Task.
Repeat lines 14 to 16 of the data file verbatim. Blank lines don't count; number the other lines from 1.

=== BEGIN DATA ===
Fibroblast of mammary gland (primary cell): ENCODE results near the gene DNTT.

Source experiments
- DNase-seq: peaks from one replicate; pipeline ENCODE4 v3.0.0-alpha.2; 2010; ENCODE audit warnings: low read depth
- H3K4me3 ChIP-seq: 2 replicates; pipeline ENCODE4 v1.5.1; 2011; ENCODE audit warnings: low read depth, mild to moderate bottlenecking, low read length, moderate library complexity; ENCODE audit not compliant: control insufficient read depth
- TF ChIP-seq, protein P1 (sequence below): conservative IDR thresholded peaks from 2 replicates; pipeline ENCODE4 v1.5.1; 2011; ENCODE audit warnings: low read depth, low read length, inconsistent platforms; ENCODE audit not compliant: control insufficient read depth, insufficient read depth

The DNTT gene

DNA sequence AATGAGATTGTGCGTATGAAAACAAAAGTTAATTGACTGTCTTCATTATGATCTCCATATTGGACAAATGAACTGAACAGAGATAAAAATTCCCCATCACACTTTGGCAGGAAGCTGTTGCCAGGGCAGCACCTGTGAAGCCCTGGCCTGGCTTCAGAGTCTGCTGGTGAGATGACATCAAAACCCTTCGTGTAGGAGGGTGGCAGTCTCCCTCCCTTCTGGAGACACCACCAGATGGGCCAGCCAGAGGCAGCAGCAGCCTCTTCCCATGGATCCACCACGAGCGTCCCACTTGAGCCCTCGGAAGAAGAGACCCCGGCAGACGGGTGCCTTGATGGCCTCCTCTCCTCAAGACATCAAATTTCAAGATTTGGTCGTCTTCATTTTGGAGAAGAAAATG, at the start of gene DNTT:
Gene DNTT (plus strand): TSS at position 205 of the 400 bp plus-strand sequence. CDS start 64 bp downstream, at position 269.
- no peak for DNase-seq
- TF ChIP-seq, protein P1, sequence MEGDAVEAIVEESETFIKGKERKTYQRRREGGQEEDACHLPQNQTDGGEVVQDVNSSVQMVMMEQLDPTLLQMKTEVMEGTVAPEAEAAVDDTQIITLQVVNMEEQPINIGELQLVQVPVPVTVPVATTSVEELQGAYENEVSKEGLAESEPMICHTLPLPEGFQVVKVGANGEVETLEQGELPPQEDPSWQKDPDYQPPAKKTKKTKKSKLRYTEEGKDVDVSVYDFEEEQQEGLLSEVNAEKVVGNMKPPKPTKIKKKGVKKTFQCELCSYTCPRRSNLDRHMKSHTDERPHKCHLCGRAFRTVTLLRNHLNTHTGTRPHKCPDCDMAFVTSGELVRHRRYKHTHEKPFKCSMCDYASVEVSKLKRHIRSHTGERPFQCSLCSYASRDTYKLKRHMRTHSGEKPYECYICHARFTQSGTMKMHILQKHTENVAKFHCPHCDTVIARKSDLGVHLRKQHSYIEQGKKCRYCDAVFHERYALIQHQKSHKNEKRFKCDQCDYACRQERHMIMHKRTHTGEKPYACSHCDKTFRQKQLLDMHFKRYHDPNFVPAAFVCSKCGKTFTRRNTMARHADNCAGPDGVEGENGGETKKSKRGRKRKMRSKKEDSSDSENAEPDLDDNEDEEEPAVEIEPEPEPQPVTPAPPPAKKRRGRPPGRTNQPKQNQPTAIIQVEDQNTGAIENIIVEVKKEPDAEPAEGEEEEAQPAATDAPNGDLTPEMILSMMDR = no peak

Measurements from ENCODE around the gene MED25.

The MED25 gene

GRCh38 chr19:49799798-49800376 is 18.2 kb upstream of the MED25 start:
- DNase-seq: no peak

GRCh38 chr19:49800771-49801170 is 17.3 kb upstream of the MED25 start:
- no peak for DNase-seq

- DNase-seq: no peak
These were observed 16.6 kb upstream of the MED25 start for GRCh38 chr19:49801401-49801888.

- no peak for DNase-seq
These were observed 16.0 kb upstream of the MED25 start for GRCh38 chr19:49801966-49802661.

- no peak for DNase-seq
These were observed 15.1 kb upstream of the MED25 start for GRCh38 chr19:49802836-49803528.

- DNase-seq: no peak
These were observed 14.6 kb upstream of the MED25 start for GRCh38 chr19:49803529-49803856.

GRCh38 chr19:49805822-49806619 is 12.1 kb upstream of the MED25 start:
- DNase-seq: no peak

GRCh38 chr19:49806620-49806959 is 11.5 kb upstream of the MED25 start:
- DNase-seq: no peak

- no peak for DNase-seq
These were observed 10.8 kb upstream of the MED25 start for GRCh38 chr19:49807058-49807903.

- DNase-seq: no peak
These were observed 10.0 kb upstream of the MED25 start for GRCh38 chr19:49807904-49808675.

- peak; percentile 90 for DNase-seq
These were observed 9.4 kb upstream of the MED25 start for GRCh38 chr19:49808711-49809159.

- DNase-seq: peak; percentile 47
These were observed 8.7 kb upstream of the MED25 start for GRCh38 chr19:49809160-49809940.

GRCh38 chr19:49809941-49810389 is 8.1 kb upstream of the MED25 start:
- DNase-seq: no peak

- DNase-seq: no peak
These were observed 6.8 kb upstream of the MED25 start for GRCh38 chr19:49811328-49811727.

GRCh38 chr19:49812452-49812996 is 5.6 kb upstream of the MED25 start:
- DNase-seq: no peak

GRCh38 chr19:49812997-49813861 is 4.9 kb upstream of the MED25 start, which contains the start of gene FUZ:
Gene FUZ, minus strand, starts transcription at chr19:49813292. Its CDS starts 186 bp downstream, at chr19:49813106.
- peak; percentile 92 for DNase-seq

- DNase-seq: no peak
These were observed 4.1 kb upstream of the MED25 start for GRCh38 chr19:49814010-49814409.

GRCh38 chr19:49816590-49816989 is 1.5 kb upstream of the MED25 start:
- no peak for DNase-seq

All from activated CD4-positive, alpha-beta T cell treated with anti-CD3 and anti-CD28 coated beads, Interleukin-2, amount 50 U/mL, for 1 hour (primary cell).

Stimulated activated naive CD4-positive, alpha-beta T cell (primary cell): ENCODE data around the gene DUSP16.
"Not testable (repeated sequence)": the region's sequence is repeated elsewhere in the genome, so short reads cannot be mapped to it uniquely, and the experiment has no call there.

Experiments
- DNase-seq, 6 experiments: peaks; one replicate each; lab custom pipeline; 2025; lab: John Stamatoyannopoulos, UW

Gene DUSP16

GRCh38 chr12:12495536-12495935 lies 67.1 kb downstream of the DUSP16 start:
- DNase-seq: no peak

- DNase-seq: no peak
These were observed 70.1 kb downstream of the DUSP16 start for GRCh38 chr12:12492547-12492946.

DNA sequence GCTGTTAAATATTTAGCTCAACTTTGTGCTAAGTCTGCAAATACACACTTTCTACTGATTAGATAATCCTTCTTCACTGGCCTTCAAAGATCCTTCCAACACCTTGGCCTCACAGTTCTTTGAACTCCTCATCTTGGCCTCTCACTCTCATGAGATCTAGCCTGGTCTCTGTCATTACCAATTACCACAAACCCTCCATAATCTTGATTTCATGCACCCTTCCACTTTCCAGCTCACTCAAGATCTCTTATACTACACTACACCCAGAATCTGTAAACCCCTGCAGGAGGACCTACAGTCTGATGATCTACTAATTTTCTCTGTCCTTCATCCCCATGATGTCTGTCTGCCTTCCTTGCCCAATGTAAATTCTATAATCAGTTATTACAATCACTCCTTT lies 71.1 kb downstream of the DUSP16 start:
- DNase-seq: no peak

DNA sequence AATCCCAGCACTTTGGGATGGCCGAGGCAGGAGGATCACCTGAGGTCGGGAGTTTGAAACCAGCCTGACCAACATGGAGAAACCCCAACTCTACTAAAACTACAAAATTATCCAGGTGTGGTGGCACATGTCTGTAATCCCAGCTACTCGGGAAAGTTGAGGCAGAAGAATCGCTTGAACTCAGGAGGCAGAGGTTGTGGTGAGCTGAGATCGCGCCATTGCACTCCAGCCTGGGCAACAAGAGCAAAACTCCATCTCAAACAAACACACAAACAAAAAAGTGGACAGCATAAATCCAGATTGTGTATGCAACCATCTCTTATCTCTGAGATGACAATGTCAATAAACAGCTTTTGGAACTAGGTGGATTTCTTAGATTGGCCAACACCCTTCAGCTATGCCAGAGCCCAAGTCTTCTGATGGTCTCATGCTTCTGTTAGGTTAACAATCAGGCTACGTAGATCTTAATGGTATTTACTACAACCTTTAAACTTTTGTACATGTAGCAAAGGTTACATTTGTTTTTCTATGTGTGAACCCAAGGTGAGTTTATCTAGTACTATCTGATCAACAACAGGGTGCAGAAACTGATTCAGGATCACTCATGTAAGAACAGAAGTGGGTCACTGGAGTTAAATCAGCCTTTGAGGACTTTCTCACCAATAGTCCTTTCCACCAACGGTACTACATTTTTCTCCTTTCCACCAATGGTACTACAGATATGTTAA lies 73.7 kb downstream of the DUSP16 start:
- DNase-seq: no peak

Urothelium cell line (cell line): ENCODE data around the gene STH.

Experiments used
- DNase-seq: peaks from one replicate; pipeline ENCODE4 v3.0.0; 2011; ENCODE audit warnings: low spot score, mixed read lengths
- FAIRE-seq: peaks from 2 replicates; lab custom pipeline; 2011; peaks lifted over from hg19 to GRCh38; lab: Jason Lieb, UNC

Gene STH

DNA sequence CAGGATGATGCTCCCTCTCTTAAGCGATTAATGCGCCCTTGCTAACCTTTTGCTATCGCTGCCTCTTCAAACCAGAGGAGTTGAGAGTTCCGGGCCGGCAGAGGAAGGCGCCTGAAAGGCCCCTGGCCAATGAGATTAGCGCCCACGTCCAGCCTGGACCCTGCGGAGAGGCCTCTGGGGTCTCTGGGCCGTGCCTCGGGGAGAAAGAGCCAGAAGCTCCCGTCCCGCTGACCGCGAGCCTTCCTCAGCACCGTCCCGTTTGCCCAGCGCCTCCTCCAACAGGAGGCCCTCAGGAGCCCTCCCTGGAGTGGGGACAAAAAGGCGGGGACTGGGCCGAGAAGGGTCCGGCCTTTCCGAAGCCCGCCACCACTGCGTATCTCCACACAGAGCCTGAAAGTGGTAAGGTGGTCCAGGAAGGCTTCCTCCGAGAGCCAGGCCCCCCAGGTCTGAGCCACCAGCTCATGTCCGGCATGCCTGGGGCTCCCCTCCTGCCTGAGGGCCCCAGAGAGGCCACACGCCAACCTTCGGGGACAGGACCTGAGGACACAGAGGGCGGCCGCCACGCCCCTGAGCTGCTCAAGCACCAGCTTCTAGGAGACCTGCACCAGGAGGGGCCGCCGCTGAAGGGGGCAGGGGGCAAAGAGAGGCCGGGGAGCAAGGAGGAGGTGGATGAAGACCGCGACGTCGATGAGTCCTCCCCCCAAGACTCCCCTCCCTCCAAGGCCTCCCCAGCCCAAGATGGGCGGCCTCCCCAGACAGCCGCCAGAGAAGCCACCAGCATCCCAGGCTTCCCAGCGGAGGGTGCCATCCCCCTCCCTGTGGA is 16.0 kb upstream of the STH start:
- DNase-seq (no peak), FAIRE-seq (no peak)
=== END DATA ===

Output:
- DNase-seq: no peak

GRCh38 chr19:49800771-49801170 is 17.3 kb upstream of the MED25 start:
- no peak for DNase-seq